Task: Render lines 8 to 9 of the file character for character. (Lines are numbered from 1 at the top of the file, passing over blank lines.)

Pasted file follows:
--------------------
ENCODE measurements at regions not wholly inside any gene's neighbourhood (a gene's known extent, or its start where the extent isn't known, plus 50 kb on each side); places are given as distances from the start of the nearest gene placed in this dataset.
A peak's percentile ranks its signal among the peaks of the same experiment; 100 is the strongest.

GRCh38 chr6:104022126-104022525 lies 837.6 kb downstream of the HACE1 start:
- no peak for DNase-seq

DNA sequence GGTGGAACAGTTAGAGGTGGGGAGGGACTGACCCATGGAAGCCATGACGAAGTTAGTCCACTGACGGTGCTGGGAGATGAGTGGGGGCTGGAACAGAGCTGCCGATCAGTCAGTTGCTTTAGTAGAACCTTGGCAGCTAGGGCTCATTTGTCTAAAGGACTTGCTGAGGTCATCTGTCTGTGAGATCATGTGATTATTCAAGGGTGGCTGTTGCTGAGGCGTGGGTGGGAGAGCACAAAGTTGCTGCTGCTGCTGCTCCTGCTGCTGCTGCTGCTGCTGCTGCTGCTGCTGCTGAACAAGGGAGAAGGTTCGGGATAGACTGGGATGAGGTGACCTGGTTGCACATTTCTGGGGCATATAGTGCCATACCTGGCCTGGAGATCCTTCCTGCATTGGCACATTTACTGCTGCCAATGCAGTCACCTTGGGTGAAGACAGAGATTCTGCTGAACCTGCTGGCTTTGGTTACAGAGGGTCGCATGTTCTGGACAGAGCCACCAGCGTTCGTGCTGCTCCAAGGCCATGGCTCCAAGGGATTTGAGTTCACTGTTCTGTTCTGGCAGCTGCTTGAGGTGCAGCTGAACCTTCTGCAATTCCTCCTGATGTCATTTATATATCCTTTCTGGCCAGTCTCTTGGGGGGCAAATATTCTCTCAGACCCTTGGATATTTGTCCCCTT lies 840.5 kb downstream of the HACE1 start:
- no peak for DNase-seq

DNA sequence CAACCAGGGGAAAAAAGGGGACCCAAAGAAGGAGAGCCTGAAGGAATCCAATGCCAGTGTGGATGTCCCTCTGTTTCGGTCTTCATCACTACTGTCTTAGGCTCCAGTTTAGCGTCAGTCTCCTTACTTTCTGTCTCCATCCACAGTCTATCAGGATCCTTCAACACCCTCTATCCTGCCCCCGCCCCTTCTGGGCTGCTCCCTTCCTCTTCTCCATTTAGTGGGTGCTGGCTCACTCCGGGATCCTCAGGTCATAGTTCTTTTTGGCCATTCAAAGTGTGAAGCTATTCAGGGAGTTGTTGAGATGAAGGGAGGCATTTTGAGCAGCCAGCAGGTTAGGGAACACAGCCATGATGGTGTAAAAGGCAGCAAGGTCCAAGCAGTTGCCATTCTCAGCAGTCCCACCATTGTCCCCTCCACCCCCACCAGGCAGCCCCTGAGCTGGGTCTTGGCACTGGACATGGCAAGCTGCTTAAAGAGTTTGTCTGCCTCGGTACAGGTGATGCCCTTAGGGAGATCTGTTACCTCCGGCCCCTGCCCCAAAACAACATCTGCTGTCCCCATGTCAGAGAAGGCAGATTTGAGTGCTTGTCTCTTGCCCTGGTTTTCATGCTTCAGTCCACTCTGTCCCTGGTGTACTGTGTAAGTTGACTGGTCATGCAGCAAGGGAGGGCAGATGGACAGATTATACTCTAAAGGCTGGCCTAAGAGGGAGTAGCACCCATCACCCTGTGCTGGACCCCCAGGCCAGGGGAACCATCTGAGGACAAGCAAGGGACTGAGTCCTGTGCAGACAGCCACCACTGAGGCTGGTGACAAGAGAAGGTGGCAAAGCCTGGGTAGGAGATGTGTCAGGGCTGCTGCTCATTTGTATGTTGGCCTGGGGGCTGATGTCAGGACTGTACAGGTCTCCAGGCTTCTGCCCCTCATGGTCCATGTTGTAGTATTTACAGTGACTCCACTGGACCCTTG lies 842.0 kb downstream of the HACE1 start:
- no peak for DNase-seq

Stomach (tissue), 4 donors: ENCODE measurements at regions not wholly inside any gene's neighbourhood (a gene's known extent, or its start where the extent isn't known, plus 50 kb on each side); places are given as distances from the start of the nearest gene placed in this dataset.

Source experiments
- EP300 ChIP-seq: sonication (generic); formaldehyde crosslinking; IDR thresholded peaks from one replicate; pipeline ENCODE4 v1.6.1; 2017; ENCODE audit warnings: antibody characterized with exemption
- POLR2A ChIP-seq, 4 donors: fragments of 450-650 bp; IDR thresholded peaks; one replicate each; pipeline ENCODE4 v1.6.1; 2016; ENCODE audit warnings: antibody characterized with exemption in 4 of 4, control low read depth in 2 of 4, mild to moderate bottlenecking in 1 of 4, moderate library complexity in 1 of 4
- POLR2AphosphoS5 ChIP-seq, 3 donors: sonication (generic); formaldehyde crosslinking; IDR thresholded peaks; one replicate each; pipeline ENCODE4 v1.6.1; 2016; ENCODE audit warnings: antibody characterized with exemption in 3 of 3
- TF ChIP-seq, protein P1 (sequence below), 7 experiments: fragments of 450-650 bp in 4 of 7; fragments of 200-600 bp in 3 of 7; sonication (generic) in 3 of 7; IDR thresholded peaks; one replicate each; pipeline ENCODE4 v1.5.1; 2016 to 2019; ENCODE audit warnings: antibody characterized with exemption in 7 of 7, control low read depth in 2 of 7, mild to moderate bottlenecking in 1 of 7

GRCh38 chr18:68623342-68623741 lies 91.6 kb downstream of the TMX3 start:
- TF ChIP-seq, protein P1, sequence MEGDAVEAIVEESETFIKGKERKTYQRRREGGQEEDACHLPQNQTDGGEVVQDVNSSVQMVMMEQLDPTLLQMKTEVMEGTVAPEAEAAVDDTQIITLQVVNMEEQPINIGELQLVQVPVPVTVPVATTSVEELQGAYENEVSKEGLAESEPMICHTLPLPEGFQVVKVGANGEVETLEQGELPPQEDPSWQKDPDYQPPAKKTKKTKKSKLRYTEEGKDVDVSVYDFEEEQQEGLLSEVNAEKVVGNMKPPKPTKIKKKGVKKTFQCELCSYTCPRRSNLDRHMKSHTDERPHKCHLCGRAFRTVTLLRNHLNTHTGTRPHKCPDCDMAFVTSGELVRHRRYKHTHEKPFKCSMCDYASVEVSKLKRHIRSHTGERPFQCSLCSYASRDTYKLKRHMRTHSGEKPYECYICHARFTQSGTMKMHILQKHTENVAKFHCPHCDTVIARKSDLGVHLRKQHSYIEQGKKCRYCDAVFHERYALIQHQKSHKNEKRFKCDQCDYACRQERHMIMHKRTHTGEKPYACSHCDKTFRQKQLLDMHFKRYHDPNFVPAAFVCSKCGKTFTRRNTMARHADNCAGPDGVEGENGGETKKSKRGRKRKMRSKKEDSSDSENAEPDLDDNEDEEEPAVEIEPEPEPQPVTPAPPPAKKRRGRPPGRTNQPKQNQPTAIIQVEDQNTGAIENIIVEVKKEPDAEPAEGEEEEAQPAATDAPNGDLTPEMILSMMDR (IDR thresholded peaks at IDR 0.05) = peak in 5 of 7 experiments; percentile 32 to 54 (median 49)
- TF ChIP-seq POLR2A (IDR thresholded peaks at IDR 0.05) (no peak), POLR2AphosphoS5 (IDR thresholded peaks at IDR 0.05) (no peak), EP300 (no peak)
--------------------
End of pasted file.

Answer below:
- no peak for DNase-seq

Stomach (tissue), 4 donors: ENCODE measurements at regions not wholly inside any gene's neighbourhood (a gene's known extent, or its start where the extent isn't known, plus 50 kb on each side); places are given as distances from the start of the nearest gene placed in this dataset.